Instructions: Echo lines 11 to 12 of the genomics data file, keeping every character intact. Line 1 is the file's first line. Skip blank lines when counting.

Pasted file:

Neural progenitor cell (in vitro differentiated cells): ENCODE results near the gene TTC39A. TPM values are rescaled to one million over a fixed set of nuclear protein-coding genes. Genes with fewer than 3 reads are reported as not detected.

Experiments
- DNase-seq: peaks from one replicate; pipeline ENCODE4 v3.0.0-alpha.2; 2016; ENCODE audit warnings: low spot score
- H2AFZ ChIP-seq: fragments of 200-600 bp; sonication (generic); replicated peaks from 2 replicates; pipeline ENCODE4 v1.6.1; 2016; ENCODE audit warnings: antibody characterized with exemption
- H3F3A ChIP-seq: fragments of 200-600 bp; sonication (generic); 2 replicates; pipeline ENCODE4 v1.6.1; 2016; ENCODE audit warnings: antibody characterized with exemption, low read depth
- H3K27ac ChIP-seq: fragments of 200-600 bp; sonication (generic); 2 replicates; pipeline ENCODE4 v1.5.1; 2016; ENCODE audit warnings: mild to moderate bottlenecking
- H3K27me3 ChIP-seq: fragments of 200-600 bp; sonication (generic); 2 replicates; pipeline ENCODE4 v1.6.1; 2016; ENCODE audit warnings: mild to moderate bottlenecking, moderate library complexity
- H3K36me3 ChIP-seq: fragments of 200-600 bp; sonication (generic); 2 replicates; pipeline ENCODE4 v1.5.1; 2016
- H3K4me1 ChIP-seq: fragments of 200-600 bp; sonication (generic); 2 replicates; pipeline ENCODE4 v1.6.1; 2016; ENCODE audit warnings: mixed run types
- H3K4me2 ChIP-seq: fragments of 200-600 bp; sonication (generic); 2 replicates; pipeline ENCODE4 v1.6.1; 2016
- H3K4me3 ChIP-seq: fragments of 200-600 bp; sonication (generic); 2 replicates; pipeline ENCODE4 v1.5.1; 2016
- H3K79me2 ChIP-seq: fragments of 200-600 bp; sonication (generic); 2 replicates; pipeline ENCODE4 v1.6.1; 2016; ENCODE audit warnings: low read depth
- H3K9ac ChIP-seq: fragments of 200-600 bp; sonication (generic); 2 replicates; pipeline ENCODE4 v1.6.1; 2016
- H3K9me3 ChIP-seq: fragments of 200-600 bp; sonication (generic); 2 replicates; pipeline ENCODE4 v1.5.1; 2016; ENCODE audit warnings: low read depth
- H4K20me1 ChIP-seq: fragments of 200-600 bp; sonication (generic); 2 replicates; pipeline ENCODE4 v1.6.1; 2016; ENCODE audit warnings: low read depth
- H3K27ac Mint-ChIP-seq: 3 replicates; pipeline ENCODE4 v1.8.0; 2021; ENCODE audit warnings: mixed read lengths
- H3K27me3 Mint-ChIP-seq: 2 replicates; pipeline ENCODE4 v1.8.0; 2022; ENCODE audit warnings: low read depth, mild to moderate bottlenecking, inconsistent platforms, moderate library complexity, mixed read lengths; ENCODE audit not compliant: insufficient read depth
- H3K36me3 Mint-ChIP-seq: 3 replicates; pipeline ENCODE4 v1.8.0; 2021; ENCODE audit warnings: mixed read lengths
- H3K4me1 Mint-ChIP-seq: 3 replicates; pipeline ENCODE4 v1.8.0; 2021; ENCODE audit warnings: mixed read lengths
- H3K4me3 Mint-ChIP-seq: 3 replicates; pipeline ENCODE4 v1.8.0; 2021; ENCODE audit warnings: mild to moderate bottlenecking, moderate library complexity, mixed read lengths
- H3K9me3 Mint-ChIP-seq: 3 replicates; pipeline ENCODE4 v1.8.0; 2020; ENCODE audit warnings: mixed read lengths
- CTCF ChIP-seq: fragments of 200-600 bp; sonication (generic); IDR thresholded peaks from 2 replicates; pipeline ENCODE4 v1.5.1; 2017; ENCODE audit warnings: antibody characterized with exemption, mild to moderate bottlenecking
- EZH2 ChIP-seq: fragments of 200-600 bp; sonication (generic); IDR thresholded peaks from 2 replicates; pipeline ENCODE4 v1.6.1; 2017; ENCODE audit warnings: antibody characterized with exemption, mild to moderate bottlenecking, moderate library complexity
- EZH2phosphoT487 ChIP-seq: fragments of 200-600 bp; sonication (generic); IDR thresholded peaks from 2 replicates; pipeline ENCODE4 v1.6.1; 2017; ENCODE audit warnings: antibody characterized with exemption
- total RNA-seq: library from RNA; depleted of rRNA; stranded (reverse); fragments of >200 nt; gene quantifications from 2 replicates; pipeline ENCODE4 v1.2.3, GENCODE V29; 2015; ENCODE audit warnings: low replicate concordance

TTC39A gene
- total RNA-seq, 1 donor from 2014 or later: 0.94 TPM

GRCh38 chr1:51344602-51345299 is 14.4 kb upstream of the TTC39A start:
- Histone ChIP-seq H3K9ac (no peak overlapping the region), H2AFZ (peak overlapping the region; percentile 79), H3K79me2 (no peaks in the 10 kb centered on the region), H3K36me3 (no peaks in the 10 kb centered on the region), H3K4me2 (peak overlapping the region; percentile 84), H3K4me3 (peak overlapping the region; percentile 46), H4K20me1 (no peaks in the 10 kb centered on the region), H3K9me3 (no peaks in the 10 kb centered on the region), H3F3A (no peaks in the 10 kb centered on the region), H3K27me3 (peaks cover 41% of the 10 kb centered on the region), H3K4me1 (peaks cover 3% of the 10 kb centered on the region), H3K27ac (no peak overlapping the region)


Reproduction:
- H3K4me3 ChIP-seq: fragments of 200-600 bp; sonication (generic); 2 replicates; pipeline ENCODE4 v1.5.1; 2016
- H3K79me2 ChIP-seq: fragments of 200-600 bp; sonication (generic); 2 replicates; pipeline ENCODE4 v1.6.1; 2016; ENCODE audit warnings: low read depth